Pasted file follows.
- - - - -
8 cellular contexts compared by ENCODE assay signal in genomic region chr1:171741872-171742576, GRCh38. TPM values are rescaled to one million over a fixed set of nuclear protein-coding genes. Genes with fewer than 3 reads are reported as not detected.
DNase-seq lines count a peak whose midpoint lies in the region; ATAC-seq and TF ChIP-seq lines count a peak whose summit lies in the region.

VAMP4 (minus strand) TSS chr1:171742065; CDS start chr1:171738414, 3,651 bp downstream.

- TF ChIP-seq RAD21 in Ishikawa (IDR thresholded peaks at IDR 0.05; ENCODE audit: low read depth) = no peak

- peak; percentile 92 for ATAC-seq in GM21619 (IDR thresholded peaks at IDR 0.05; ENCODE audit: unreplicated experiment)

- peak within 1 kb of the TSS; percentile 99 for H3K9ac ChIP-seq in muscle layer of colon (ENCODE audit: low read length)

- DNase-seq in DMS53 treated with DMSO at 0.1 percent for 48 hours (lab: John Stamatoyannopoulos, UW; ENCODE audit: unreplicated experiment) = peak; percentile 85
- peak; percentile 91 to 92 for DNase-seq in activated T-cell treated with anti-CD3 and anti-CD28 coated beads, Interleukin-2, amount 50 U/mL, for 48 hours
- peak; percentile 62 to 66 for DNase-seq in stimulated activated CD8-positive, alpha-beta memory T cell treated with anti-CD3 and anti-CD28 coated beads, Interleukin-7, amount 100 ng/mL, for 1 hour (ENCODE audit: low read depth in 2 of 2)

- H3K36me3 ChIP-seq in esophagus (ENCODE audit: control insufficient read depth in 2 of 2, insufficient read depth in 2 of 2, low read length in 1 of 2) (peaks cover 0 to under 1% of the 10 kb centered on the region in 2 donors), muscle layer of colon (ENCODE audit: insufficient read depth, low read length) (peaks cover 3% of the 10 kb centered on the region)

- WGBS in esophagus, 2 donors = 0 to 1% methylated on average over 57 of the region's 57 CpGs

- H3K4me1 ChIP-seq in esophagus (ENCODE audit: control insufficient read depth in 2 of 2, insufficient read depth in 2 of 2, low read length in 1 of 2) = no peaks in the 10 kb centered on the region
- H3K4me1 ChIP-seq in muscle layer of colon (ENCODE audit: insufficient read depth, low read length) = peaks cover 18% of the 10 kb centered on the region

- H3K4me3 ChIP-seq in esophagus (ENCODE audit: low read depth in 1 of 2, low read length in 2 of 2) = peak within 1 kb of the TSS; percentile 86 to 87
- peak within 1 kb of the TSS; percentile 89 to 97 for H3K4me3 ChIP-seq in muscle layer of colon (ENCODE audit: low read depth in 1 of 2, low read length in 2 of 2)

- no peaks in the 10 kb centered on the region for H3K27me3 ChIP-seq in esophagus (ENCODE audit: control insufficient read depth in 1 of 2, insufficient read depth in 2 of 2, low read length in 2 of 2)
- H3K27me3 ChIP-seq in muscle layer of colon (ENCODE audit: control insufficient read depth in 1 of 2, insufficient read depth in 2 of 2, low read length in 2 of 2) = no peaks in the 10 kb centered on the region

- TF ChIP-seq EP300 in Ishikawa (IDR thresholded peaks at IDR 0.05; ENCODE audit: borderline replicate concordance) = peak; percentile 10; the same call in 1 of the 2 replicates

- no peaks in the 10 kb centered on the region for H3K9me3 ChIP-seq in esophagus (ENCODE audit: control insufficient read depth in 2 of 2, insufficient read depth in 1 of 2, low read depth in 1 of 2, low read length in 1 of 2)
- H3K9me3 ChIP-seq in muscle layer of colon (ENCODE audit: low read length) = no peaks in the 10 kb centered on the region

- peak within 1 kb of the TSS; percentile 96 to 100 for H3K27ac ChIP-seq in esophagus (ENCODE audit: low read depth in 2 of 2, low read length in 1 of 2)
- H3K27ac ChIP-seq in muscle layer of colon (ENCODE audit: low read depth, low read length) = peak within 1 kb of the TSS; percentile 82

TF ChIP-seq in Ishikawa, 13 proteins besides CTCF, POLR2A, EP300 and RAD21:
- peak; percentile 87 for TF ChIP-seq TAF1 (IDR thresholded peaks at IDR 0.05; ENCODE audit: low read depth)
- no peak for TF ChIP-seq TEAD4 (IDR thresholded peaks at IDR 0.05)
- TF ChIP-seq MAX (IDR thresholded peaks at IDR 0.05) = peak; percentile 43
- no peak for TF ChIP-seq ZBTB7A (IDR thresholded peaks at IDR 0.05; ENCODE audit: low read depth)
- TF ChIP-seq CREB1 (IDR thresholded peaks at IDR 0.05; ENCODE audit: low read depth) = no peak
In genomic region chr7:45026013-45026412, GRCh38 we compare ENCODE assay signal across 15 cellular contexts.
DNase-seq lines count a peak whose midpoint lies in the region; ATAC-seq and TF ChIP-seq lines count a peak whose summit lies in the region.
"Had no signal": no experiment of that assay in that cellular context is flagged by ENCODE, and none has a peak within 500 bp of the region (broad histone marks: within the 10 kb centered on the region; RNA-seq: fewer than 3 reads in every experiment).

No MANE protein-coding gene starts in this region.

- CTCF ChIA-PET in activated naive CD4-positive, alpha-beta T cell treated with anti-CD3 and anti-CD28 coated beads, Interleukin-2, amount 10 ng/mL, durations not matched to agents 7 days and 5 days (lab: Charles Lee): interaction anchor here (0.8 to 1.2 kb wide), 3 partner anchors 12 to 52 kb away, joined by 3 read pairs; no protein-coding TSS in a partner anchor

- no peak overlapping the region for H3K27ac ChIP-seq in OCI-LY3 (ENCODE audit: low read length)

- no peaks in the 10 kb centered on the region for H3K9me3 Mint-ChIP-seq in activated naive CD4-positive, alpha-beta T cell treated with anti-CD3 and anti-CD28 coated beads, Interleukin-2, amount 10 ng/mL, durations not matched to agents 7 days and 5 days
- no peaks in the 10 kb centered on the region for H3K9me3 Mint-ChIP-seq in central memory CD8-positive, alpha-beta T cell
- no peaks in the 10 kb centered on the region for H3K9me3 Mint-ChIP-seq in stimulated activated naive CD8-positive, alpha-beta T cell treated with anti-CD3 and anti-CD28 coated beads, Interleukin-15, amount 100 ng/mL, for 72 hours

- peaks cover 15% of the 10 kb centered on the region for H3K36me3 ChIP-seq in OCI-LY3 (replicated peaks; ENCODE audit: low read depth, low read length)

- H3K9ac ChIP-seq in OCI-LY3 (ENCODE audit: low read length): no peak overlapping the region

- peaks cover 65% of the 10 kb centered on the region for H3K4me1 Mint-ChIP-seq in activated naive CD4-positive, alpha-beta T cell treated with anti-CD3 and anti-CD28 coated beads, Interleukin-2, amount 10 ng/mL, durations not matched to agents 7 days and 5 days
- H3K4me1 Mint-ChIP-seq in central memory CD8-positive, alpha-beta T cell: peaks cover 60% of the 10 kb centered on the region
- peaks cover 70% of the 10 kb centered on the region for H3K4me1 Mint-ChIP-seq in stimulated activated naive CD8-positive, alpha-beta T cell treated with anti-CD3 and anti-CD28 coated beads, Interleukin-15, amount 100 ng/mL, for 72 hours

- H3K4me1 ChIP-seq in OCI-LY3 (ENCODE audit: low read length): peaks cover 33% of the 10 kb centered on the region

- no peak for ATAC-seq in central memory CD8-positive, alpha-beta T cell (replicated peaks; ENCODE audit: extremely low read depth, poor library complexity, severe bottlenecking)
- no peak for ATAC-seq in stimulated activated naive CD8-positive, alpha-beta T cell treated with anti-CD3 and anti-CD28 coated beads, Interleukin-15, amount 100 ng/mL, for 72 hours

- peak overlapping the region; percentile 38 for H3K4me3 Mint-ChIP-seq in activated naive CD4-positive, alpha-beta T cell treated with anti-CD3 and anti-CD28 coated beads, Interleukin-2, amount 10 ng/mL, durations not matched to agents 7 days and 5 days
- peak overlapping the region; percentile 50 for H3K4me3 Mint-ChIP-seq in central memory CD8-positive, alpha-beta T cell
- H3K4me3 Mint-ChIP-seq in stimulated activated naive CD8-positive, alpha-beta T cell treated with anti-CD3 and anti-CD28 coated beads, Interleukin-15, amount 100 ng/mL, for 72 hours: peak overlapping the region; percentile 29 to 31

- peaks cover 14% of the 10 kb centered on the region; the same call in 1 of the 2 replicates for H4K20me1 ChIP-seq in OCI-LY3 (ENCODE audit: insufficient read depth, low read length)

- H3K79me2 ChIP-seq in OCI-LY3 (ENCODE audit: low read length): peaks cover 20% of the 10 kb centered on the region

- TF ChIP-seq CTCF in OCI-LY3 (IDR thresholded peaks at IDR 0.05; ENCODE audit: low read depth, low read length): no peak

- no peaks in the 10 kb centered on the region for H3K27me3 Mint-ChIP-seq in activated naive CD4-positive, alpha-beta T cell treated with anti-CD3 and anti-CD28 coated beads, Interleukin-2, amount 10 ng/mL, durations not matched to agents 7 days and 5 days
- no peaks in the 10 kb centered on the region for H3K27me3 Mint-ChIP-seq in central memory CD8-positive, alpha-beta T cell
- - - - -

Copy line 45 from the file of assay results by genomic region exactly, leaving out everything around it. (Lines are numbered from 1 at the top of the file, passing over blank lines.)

- no peak for ATAC-seq in stimulated activated naive CD8-positive, alpha-beta T cell treated with anti-CD3 and anti-CD28 coated beads, Interleukin-15, amount 100 ng/mL, for 72 hours